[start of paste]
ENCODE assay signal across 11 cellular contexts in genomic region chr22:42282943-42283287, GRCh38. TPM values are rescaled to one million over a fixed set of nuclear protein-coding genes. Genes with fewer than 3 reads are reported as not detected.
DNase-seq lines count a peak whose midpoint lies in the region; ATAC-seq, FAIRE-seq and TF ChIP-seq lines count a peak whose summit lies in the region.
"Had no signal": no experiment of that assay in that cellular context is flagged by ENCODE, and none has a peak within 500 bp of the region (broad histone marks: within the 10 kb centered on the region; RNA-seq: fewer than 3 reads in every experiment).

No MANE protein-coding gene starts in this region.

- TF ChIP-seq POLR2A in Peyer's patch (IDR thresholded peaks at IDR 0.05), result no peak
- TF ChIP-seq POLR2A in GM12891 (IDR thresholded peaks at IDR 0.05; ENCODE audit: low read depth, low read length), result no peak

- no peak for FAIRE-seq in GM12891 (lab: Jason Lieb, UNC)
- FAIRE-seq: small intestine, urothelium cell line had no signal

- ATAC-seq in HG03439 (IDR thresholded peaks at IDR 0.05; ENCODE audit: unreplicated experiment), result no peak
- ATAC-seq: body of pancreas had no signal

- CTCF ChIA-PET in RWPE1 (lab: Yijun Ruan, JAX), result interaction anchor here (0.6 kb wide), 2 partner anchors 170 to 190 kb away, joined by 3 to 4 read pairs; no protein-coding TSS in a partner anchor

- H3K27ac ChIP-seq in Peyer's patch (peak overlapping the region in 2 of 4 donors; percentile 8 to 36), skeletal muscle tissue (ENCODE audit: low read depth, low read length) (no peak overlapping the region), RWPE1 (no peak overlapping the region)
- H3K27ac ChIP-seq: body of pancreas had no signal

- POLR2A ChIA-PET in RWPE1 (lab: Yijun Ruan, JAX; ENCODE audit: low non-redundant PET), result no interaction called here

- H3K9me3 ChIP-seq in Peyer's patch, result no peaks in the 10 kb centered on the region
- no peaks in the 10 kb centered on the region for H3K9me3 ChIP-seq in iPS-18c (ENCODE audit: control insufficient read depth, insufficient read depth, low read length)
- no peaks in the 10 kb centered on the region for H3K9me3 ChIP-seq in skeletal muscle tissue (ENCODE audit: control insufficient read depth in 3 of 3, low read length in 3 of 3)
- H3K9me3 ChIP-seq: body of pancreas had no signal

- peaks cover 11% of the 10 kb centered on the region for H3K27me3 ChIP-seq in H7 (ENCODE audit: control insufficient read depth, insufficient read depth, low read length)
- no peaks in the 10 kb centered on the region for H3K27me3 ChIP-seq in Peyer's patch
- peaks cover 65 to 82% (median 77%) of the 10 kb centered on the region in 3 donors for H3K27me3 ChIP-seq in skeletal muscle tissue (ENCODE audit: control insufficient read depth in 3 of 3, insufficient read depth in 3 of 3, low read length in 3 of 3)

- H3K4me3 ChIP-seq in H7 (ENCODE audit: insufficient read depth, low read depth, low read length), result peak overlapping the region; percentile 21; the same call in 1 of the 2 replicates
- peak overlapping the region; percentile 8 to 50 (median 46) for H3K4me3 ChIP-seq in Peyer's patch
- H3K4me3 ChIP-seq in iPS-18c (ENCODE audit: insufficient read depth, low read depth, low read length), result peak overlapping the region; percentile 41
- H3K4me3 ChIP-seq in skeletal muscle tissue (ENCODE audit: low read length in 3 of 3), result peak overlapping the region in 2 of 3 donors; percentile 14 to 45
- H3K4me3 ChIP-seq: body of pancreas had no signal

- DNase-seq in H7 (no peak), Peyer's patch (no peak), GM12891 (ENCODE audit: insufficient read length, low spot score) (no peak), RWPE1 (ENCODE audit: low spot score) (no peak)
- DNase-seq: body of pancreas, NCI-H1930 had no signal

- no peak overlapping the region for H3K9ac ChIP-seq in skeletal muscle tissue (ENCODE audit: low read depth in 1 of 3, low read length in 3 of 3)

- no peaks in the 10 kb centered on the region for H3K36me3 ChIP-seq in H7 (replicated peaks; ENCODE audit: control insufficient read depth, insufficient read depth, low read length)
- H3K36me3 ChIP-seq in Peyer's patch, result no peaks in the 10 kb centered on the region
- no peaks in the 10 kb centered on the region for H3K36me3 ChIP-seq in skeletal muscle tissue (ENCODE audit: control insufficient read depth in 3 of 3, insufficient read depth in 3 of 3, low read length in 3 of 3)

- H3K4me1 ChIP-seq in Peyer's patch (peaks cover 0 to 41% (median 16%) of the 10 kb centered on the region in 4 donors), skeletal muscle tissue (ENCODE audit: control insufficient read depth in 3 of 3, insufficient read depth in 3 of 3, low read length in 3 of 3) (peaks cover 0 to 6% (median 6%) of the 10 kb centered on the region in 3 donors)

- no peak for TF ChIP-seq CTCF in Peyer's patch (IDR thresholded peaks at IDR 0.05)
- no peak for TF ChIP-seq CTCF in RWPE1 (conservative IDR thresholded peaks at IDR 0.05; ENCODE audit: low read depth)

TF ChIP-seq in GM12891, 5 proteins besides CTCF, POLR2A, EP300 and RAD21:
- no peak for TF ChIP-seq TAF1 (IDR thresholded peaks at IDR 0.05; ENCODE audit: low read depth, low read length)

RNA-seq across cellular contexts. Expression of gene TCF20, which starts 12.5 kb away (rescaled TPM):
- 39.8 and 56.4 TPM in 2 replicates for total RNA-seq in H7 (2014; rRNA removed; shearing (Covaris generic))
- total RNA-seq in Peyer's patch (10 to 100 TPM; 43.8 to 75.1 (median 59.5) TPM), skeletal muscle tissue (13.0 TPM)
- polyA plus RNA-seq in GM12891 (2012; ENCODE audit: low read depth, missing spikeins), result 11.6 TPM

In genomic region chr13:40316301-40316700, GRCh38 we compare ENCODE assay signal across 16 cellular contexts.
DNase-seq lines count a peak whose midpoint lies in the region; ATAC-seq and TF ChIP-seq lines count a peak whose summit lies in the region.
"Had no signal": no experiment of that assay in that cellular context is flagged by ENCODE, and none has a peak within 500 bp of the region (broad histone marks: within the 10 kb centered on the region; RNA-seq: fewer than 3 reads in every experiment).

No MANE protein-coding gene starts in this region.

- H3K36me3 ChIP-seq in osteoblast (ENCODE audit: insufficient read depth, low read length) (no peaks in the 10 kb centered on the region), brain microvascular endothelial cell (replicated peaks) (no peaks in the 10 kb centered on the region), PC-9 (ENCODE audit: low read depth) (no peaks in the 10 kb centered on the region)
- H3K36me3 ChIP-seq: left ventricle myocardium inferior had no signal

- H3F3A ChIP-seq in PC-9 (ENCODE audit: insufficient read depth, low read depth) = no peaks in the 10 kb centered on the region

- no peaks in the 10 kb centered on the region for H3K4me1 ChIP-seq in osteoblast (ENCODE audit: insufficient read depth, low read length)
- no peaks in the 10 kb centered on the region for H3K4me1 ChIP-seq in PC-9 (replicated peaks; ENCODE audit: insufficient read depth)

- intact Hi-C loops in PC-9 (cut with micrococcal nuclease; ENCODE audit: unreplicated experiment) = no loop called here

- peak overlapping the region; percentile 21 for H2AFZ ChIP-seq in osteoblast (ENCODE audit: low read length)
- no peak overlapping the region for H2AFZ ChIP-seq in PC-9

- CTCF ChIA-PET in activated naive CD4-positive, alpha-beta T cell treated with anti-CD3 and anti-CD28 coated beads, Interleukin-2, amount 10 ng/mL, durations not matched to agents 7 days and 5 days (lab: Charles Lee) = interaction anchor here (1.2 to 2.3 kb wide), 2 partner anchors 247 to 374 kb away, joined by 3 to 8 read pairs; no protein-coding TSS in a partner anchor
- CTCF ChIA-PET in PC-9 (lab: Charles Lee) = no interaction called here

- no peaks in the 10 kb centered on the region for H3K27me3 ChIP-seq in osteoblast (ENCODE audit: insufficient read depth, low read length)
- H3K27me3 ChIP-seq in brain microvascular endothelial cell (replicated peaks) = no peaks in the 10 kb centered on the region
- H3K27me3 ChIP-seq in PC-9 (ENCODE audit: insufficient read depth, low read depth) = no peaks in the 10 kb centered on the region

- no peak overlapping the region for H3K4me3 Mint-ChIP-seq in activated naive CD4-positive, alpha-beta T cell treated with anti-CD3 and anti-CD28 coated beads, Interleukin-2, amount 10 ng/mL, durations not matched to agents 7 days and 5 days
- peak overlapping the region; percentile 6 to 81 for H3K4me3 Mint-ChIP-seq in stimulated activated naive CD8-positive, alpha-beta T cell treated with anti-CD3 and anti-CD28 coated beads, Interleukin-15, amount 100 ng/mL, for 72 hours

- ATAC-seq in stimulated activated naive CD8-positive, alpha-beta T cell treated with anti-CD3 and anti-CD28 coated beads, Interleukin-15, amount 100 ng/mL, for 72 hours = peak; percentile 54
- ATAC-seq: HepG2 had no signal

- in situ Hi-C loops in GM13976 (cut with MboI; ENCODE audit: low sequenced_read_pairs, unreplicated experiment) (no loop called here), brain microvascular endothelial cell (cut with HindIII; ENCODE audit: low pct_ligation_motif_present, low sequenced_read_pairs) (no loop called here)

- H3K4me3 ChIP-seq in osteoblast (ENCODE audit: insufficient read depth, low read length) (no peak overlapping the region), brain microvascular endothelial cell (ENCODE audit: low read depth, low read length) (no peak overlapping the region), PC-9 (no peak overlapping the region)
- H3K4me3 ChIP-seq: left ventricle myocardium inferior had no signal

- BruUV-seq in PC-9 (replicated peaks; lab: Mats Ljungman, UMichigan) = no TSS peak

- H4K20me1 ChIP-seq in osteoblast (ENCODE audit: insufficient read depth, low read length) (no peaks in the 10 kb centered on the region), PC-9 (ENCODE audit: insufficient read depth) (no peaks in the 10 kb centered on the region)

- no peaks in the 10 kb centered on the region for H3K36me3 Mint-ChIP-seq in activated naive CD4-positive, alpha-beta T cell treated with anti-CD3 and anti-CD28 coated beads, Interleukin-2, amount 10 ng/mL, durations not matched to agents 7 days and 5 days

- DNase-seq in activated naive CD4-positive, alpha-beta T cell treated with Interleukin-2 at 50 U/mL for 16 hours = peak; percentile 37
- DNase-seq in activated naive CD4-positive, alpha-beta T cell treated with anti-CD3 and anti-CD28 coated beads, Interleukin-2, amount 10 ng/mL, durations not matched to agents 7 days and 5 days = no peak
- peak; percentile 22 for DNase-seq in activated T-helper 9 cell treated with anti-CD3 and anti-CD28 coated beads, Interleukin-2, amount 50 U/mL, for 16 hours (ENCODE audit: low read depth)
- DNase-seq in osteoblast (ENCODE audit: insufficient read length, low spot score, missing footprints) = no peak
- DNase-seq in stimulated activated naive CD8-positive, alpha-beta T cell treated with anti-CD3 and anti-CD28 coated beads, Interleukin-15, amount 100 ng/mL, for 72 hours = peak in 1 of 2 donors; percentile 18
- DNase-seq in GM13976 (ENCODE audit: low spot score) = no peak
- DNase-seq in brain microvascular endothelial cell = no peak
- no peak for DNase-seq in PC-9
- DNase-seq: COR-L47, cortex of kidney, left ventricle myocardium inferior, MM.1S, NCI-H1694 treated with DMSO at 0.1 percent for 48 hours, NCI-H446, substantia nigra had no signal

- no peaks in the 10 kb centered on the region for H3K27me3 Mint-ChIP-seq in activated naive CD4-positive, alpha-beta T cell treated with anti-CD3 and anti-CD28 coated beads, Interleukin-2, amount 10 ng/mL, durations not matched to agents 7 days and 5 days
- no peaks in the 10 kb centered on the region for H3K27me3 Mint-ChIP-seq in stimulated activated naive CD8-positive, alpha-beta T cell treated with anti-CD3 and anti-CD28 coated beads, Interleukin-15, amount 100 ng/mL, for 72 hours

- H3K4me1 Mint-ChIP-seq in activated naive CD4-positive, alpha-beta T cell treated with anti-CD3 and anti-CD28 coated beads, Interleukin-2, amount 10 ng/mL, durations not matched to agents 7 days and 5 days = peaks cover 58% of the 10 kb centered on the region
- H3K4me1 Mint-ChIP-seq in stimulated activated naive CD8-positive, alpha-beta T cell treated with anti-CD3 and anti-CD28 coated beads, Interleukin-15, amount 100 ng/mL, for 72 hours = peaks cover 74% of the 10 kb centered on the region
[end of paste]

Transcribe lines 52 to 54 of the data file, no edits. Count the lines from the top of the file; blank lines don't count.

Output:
- peak overlapping the region; percentile 21 for H2AFZ ChIP-seq in osteoblast (ENCODE audit: low read length)
- no peak overlapping the region for H2AFZ ChIP-seq in PC-9

- CTCF ChIA-PET in activated naive CD4-positive, alpha-beta T cell treated with anti-CD3 and anti-CD28 coated beads, Interleukin-2, amount 10 ng/mL, durations not matched to agents 7 days and 5 days (lab: Charles Lee) = interaction anchor here (1.2 to 2.3 kb wide), 2 partner anchors 247 to 374 kb away, joined by 3 to 8 read pairs; no protein-coding TSS in a partner anchor